Blue State Blues: If Trump Is So Bad, Why Do Democrats Need Radical Policies to Win?

Rep. Alexandria Ocasio-Cortez, D-N.Y., speaks during the Women's March Alliance, Saturday, Jan. 19, 2019, in New York. One procession, a march through midtown Manhattan, is being organized by the Women's March Alliance, a nonprofit group whose leaders are putting on their demonstration for the third straight year. Another event, a …
Mary Altaffer / Associated Press

If President Donald Trump were actually failing, the case against his re-election would be straightforward.

It would not be necessary, for example, to propose radical new proposals like the Green New Deal, Medicare for All, and federally-funded abortion through birth.

Instead, Democratic presidential contenders would be talking about getting back to the basics: growing the economy, creating jobs, defending the homeland. Instead, the Democrats are reaching for utopia.

The problem that Democrats face in 2020 is that Trump is, in fact, doing his job.

Economic growth is around 3 percent — a level that the previous administration told us not to expect. Unemployment is at 3.6%, the lowest levels in almost half a century; women and minorities are benefiting in particular. Trump has wiped out the so-called “Islamic State,” and while challenges remain, his foreign policy is scoring wins — most recently in the immigration deal with Mexico.

Some of the Democratic candidates are making a half-hearted effort to pretend otherwise. Sen. Bernie Sanders (I-VT), for example, continues to insist life is worse for the working class, but in reality working class wages are rising under Trump’s policies. Former vice president Joe Biden has acknowledged Trump’s economic success — “America’s coming back like we used to be,” he declared in April — but claims the Obama administration actually deserves the credit.

Meanwhile, the Democratic field stampedes to the left.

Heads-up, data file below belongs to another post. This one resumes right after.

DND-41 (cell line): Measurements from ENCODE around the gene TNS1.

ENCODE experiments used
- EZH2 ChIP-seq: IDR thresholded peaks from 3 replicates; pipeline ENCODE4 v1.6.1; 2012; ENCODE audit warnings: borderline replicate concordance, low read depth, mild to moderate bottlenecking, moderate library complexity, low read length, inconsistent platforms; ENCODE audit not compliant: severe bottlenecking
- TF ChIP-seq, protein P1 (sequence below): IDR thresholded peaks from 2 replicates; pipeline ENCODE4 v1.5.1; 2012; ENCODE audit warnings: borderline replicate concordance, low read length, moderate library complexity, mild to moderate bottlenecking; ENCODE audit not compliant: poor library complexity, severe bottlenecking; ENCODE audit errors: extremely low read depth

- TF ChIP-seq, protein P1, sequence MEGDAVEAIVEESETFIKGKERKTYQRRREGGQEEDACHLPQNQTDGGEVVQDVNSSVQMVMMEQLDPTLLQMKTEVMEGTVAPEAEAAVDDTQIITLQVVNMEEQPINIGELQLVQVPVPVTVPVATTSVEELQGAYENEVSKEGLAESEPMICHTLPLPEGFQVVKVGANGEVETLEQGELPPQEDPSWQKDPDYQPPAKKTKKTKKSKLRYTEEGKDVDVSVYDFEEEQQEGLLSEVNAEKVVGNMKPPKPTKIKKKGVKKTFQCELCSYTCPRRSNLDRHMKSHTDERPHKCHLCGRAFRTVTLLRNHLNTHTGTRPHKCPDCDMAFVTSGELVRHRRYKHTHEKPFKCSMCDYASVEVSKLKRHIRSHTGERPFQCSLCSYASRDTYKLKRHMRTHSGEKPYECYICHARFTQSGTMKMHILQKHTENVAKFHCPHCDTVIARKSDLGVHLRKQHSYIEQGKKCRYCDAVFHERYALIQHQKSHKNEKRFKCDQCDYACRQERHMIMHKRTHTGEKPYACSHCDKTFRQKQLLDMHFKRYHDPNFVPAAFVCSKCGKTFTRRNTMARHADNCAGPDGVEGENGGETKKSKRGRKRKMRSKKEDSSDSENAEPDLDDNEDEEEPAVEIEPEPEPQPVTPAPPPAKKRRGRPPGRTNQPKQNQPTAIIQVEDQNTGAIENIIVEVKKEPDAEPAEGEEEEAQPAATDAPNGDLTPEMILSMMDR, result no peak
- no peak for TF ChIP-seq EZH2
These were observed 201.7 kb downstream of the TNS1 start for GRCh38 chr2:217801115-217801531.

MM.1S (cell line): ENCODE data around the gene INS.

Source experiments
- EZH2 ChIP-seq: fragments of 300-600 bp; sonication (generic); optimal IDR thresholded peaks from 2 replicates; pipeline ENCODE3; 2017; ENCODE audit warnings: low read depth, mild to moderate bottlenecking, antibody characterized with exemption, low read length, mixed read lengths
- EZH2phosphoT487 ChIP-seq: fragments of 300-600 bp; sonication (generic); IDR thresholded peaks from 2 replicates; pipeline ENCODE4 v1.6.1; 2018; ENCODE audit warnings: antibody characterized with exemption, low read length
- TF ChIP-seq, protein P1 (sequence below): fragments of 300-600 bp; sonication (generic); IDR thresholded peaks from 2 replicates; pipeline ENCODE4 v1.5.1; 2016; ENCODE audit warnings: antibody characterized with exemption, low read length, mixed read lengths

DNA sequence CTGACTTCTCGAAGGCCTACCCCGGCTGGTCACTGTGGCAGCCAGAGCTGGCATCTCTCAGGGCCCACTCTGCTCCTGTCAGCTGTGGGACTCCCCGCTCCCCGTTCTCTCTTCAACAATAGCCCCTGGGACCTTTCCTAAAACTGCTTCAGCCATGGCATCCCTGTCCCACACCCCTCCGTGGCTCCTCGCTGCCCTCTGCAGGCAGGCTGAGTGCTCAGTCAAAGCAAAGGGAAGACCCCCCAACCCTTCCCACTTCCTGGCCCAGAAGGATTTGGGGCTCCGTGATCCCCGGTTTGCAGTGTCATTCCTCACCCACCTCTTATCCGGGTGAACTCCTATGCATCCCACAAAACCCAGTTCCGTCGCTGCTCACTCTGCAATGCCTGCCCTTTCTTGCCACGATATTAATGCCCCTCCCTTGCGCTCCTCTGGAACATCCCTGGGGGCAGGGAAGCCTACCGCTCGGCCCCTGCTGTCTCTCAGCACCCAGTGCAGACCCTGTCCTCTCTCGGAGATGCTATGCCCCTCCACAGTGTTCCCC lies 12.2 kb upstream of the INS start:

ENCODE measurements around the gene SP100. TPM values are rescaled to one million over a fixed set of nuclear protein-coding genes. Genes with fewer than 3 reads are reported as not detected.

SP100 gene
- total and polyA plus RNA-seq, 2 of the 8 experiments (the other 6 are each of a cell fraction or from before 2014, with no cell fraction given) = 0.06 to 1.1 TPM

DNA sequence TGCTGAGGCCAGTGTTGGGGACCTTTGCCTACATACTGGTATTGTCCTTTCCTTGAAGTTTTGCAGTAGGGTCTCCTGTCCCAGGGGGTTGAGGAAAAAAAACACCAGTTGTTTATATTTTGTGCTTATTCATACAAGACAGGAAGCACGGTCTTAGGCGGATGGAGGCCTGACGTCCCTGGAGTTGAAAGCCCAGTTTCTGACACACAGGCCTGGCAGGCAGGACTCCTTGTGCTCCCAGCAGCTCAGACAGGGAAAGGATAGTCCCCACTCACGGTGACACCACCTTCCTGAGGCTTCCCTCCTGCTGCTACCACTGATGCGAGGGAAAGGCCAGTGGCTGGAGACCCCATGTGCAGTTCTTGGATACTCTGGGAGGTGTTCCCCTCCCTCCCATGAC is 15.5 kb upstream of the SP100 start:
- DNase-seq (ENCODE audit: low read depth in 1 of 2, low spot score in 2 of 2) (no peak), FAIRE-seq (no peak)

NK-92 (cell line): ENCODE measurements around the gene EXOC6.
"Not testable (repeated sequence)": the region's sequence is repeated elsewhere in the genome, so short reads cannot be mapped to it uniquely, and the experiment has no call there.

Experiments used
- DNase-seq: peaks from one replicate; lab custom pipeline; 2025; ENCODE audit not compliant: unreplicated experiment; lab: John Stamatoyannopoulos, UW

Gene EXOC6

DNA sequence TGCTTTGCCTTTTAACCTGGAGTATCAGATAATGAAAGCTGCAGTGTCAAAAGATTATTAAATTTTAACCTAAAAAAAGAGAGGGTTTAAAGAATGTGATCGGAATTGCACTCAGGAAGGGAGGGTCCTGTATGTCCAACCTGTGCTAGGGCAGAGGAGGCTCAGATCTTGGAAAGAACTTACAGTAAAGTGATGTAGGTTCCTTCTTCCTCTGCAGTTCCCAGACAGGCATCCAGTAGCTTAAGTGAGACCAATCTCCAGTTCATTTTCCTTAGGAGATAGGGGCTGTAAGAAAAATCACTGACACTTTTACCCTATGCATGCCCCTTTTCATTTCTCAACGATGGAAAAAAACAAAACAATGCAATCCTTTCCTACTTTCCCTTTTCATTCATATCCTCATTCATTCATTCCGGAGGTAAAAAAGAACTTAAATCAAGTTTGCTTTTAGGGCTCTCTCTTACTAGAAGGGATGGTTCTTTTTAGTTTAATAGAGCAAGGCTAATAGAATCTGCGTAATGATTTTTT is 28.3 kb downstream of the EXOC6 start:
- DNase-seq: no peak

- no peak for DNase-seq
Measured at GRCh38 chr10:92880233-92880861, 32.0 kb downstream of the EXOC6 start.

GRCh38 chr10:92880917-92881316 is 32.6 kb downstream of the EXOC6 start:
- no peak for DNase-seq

Biden, who is casting himself as a more moderate alternative to Sanders (while rejecting the word “moderate”), has joined the herd. This week he reiterated a promise to raise taxes as his first act in office. Earlier this month, he abandoned his long-standing opposition to federal funding for abortion and joined calls to abolish the Hyde amendment. The man who boosted Solyndra now says a Green New Deal is “crucial.”

The latter is the brainchild of Rep. Alexandria Ocasio-Cortez (D-NY), the young insurgent whose social media savvy has made her the ideological leader of the Democratic Party. Every one of the 24 Democratic presidential candidates covets her endorsement. But the candidates were largely silent this week when she compared the detention centers for migrants at the southern border to the “concentration camps” of the Holocaust. None dares question AOC’s authority.

The leftward shift of the Democratic field is partly a result of internal party dynamics, an effort to court the progressive base that supplies the bulk of donations, volunteers, and energy. But it is also a result of the way Democrats have come to think about politics. They are no longer preoccupied with the messy task of governing, which requires pragmatism, compromise, and grounding in reality. Today’s Democratic Party is more an aesthetic movement than a political party.

There will be no “Sister Souljah” moments. No Democrat wants to be singled out as the “centrist,” the one too eager to court the middle-class voters the party still thinks it represents, and which it lost to Trump in 2016 (though Biden has been eager to reassure wealthy donors he will not “demonize” them). Instead, the 2020 candidates talk about restoring “unity,” by which they mean intersectionality, a coalition of left-wing identity groups (pro-Israel Jews need not apply).

Democrats also repeat the refrain, once championed by “Never Trump” Republicans, that Trump lacks the character to be president — though they have to stoop to lies, like the Charlottesville hoax, to make their case.

But if that were good enough, all they would need to do is point to their own records of success. The fact that they are all promising radical departures from the status quo is a sign of how little they have to offer — and how well President Trump is performing.

Joel B. Pollak is Senior Editor-at-Large at Breitbart News. He is a winner of the 2018 Robert Novak Journalism Alumni Fellowship. He is also the co-author of How Trump Won: The Inside Story of a Revolution, which is available from Regnery. Follow him on Twitter at @joelpollak.

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